Advocate General at the European Court of Justice considers German rules on third-party ownership of law firms

In May 2023, the Bavarian Higher Lawyers’ Court requested a ruling from the European Court of Justice on an issue which has important implications for third party ownership of law firms in Germany. The ruling relates to the question of whether an Austrian company which is not authorised to provide legal advice services is nonetheless entitled to acquire part of the share capital of a law firm operating in Germany. The questions that the Court is addressing are:

  • whether, when a financial investment involves a certain degree of influence over the management of a law firm, any approval or rejection of a proposed investment must be conducted in the light of wider EU rules and regulations
  • whether national legislation which restricts the holding of shares in law firms to lawyers and the members of certain professions, and in all cases reserves to lawyers the majority of the share capital and votes, is compatible with EU law.

The Court has reached the first stage of its consideration of these questions, which is the publication of an initial opinion by the appointed Advocate General for the case.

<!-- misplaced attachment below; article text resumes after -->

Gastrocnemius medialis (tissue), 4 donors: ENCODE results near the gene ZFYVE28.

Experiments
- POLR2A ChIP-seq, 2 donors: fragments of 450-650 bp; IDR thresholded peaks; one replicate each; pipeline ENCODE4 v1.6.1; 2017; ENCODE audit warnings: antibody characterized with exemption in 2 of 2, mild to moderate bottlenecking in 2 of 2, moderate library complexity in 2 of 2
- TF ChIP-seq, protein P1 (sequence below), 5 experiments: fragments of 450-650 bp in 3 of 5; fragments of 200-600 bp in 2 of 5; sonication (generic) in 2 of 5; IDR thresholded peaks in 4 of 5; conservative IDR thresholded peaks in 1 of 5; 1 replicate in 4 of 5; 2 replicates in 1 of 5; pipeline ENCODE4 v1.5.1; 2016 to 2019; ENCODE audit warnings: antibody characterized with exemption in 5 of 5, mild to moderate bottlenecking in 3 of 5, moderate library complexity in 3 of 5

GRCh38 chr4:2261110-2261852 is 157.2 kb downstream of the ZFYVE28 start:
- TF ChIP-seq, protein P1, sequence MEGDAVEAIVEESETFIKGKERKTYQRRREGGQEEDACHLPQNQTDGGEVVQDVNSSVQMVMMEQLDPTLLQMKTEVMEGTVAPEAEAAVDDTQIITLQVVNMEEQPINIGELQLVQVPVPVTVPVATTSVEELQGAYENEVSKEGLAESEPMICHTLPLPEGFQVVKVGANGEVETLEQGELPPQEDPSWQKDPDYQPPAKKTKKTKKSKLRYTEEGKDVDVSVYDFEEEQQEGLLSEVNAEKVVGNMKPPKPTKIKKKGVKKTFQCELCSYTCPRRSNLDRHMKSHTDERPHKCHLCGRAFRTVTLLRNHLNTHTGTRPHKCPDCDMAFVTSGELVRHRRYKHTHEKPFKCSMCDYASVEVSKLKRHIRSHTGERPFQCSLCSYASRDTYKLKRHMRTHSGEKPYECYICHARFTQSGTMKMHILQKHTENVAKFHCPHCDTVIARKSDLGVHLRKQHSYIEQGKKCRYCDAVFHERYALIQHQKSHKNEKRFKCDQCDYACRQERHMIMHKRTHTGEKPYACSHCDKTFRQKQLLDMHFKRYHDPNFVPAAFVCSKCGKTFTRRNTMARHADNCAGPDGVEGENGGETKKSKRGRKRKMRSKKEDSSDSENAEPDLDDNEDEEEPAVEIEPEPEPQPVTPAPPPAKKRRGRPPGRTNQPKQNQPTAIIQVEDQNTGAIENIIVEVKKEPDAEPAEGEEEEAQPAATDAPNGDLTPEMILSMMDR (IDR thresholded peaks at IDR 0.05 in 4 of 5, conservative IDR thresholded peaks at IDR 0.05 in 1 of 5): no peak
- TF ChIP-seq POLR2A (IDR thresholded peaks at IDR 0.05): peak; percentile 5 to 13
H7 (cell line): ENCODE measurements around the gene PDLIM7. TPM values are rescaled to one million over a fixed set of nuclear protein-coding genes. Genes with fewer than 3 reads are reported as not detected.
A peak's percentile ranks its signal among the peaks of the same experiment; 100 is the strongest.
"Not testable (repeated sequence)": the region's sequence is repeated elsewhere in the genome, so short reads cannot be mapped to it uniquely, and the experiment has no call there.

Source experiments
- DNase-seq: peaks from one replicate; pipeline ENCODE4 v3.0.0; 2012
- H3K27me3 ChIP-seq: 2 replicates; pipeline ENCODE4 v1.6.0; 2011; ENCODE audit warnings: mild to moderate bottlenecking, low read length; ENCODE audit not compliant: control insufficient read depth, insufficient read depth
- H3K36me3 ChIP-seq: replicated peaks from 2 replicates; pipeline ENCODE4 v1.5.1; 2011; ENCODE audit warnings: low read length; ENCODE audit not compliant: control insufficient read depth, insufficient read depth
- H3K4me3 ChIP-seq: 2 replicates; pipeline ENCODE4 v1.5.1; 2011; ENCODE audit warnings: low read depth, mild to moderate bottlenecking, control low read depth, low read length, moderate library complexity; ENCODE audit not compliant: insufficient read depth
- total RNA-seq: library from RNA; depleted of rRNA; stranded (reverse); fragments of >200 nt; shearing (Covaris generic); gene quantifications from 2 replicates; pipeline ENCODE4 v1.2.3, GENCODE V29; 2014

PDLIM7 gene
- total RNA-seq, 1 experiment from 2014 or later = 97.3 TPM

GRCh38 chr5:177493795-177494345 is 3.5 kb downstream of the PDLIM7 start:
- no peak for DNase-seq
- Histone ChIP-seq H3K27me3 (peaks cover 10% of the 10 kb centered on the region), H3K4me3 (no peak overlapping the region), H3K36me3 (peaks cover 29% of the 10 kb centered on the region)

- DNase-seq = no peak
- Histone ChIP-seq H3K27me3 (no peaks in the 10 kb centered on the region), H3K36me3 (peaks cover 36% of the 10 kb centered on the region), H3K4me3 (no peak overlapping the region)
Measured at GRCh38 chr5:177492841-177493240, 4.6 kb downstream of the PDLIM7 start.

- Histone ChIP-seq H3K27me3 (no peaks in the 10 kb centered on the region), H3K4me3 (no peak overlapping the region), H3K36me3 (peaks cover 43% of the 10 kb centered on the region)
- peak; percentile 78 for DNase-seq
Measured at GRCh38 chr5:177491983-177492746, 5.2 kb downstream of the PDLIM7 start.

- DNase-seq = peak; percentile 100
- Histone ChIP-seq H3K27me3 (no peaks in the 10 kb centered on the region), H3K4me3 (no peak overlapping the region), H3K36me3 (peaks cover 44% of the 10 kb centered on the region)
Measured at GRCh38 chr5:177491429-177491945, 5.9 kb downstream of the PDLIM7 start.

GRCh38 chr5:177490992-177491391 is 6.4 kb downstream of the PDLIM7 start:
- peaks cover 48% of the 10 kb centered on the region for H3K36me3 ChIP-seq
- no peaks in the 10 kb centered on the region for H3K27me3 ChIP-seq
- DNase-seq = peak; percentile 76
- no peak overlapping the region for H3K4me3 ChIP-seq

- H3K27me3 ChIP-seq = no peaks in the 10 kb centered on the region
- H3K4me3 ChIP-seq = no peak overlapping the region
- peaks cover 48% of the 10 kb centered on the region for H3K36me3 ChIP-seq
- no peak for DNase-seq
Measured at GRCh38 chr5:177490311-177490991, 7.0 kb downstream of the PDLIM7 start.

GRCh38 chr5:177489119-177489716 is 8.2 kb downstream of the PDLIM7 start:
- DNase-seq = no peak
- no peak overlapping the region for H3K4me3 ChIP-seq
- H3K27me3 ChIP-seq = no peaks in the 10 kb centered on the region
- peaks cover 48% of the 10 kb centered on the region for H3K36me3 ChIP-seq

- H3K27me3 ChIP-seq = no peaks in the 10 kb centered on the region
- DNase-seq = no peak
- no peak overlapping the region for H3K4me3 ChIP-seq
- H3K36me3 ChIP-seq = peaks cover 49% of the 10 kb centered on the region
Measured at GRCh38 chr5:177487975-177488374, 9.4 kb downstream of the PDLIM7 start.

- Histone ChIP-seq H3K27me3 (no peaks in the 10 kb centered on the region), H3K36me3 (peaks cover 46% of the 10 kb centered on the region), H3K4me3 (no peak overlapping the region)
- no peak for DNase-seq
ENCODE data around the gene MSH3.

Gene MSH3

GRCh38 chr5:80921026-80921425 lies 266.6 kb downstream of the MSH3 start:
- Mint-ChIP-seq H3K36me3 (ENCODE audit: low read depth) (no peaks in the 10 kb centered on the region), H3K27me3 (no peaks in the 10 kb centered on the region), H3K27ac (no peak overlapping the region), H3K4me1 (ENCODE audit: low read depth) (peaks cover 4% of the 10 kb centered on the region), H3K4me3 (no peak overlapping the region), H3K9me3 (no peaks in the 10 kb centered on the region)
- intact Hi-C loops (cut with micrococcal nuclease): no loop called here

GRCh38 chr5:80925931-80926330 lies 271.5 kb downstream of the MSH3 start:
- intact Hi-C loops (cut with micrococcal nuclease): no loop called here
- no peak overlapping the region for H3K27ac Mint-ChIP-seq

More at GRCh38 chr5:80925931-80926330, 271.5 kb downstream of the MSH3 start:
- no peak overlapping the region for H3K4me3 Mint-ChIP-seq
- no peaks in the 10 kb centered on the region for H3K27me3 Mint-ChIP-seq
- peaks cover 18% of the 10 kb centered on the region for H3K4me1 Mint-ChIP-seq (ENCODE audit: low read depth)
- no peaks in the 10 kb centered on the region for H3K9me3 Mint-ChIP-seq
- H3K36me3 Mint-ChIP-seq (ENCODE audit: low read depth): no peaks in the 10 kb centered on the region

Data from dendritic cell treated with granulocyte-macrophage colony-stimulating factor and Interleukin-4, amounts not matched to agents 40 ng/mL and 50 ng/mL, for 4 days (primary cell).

In his opinion in the case Halmer ./. Rechtsanwaltskammer München, delivered on July 4, 2024, the Spanish Advocate General Manuel Campos Sanchez-Bordona, states that whilst EU-member states have a broad discretion regarding the regulation of the legal profession and specifically the legal forms of their practice, the imposed restrictions must be consistent with one another and with the public-interest reasons upon which they are based. Therefore, he concludes that the German professional rules that restricted the shareholding rights to certain professions and further require that the shareholder has to pursue a professional activity in the law practice violate Article 15 of the Services Directive (2006/123/EC). This is also the case for the requirement that lawyers have the majority of votes in a capital company.

It will be interesting to see whether the Grand Chamber of the European Court of Justice will follow the opinion of the Advocate General, as is the case in the majority of decisions. If this happens there could be wide reaching implications for a number of EU legal professions.

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